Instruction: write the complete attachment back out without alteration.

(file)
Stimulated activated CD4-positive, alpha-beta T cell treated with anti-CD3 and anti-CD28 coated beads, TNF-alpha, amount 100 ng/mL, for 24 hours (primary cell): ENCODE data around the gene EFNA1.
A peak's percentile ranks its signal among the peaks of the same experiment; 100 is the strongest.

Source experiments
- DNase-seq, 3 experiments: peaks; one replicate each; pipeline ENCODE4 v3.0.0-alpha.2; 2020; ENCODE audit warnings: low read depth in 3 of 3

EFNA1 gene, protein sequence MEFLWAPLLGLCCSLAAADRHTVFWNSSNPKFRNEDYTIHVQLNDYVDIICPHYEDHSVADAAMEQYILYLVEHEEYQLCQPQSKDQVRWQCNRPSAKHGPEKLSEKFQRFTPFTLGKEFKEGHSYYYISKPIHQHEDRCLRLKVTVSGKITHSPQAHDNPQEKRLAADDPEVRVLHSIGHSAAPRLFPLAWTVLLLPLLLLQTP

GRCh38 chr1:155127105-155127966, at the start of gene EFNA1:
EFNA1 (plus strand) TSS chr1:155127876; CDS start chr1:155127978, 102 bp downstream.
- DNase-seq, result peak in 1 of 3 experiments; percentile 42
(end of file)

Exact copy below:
Stimulated activated CD4-positive, alpha-beta T cell treated with anti-CD3 and anti-CD28 coated beads, TNF-alpha, amount 100 ng/mL, for 24 hours (primary cell): ENCODE data around the gene EFNA1.
A peak's percentile ranks its signal among the peaks of the same experiment; 100 is the strongest.

Source experiments
- DNase-seq, 3 experiments: peaks; one replicate each; pipeline ENCODE4 v3.0.0-alpha.2; 2020; ENCODE audit warnings: low read depth in 3 of 3

EFNA1 gene, protein sequence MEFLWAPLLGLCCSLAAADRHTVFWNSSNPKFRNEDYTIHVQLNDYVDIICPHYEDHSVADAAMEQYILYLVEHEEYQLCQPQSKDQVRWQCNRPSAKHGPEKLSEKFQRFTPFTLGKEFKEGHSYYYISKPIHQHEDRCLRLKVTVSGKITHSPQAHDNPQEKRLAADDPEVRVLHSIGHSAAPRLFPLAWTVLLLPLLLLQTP

GRCh38 chr1:155127105-155127966, at the start of gene EFNA1:
EFNA1 (plus strand) TSS chr1:155127876; CDS start chr1:155127978, 102 bp downstream.
- DNase-seq, result peak in 1 of 3 experiments; percentile 42